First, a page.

“But I never wanted to be a long-running character. I’ve always liked variety and to do stage as well as television. So I thought it was time to leave Casualty.”

“This profession is never easy when you’ve got children.”

She also admits there was pressure from her husband, writer David Harsent, and her daughter Hannah to give up Casualty because they hardly saw her as she was away filming in Bristol for ten months of the year.

“Although I would have two days off a week, sometimes they weren’t concurrent, so I spent my life on the motorway just driving back and forth. David said ‘this just isn’t working – either you’re part of this family or you’re not’.

“By that time I was playing consultant head of department so I was in every episode. It became hard and I felt I was missing out on Hannah’s life. This profession is never easy when you’ve got children.”

Julia Watson was born on 13 September 1953 in a small village in south Wales. Her father moved to Derby to work at Rolls-Royce when Julia was a baby. She says she had a very happy childhood.

“We were perfectly placed. We were only 60 miles from Stratford. My father was passionate about Shakespeare so from the age of eight I saw virtually every play in every season. And there was lots of amateur theatre in Derby. There was lots to keep me occupied.”

Julia in Kenneth Jupp’s Tosca’s Kiss at the Orange Tree Theatre, Richmond, Surrey in 2006

She joined Derby Shakespeare Theatre Company, working backstage and being cast in small roles before at the age of 16 she got the part of Juliet in Romeo and Juliet.

“It was a very happy time. I loved my time at Derby Shakespeare Society. It was wonderful to be around people who were so passionate about theatre and about Shakespeare too. I learned a lot by watching. There were some wonderful actors like Jessica Clewes and (the late) Ken Pipes – great role models.”

She was unable to get a grant to go to drama school, so she read drama at Exeter University. Three days before her finals she was in London auditioning for a couple of jobs and got one of them, helping to set up a community theatre in Byker, Newcastle upon Tyne.

“It was a baptism of fire but I learned a lot,” says Julia. “I learned to fire-eat amongst other things because I couldn’t sing, I couldn’t dance and I couldn’t play an instrument so I wasn’t sure how useful I was to them in a community theatre. So I thought if I learn to fire-eat I’ll have a skill that nobody else has. I used it quite a lot over the years but I’ve decided my fire-eating days are now over.”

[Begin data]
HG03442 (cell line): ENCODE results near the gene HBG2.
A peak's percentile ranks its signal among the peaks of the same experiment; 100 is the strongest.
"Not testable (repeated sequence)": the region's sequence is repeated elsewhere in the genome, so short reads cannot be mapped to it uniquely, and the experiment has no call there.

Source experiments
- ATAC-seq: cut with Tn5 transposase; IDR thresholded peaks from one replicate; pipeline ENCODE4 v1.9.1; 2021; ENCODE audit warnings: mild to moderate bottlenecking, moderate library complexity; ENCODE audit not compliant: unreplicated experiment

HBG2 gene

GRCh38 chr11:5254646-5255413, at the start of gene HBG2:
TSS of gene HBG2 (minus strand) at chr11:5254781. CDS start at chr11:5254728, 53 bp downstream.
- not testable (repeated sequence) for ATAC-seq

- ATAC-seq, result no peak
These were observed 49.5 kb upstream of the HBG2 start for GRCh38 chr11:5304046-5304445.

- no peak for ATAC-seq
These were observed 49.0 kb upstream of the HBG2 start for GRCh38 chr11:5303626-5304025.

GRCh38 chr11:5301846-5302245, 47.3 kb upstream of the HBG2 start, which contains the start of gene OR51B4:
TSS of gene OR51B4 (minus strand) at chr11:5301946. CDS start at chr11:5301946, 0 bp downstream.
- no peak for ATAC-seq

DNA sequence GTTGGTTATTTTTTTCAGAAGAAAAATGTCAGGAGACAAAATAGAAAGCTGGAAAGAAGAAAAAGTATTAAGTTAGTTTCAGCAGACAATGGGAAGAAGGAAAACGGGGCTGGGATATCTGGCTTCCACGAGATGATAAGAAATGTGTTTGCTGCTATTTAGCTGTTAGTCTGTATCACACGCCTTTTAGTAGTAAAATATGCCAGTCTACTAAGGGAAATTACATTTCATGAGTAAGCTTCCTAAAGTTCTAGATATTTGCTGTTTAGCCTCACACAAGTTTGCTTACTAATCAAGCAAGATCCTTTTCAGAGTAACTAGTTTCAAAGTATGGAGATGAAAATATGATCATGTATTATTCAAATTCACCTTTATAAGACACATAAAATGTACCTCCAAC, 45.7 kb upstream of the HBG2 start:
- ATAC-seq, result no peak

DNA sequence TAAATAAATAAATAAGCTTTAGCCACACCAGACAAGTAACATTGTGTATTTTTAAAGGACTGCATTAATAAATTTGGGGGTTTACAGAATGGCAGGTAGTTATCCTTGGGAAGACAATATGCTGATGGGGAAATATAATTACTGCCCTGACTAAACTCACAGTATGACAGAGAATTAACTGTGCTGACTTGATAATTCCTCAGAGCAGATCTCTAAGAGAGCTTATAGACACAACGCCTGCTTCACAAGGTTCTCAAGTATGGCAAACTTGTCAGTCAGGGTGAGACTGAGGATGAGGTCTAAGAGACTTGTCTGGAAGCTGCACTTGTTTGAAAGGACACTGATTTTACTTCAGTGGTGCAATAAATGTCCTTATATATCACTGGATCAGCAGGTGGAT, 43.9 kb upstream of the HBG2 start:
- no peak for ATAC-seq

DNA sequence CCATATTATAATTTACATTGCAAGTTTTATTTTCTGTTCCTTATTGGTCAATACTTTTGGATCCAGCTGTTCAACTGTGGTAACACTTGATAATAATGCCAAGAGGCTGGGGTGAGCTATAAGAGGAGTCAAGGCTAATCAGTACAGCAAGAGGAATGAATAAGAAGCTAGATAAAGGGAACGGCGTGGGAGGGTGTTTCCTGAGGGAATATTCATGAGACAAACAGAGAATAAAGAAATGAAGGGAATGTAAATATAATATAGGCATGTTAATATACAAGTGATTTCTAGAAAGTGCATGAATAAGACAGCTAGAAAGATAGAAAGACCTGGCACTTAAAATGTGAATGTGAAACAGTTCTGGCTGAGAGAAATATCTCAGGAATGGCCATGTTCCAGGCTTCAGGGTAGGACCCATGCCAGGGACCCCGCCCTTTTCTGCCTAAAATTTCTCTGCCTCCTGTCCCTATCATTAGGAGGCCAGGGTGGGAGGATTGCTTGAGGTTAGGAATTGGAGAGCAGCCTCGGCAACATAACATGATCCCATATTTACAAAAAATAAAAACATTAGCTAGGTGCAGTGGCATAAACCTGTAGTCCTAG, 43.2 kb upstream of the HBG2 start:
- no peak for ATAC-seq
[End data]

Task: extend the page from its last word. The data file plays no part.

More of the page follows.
Julia then joined the Roundabout theatre-in-education company at Nottingham Playhouse. She was about 23. It was to be a turning point for her.

“A couple of us were asked if we would take part in a main stage play, Bartholomew Fair by Ben Jonson. As soon as I got on that stage I went ‘oh, this is what I want to be, I want to be a stage actress’.”

Julia as Margaret Thatcher with designer Louie Whitemore in Handbagged by Moira Buffini at the Theatre by the Lake, Keswick in 2017

Over the years she has performed in productions all over the country, including appearing five times at the National Theatre. Her biggest regret is that she never worked for the Royal Shakespeare Company.

She has also been seen on television in Midsomer Murders, Not Going Out – and the daytime medical soap opera Doctors!

Julia returns to Derby probably once a fortnight to see her 97-year-old mum Enid. “I was offered a very long job actually this year, six or seven months. But it would have meant I couldn’t get back to mum.”

Enid was in the audience at All Saints Church when Julia and two of her friends, Vivien Heilbron and David Rintoul, regaled guests with stories of their lives as actors. They were helping to raise money for the church which needs £100,000 to repair its tower.

Julia threw herself into the performance even though there was a relatively small audience. After an illustrious career, her passion for the stage is undiminished. She adds simply: “The day I stop loving it I won’t do it any more.”

*  This article originally appeared in Country Images magazine